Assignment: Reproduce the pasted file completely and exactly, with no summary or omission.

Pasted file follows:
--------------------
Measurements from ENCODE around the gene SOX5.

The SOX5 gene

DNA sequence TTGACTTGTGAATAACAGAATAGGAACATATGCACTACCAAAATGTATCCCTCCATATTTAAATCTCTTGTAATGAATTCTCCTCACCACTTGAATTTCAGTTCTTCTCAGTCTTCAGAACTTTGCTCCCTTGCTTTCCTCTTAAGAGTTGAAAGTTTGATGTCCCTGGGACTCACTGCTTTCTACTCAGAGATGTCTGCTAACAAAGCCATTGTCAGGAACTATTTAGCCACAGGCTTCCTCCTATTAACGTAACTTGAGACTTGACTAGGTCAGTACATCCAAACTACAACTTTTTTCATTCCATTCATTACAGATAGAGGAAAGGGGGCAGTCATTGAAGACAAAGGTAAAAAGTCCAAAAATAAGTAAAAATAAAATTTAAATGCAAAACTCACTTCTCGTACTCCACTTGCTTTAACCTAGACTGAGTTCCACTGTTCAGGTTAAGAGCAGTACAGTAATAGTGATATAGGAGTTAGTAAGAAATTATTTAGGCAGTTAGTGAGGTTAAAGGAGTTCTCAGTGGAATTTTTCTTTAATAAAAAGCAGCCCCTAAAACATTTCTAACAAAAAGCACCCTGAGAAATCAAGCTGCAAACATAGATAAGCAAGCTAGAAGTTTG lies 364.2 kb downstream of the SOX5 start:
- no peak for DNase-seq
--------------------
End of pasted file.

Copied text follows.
Measurements from ENCODE around the gene SOX5.

The SOX5 gene

DNA sequence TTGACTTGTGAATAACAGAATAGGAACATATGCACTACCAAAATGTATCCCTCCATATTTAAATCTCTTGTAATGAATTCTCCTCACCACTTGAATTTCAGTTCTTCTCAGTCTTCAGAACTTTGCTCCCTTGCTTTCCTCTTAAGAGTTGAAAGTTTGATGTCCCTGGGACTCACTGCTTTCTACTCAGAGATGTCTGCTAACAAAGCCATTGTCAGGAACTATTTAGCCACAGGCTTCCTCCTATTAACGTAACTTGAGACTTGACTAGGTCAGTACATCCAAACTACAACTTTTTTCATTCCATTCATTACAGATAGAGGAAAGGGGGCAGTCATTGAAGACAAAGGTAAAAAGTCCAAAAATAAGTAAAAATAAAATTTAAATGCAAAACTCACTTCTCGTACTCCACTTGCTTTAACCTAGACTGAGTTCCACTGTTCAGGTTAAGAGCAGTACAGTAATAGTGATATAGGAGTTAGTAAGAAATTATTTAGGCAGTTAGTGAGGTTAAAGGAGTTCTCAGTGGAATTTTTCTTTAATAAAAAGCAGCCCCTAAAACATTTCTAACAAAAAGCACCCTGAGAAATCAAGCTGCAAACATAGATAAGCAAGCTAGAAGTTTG lies 364.2 kb downstream of the SOX5 start:
- no peak for DNase-seq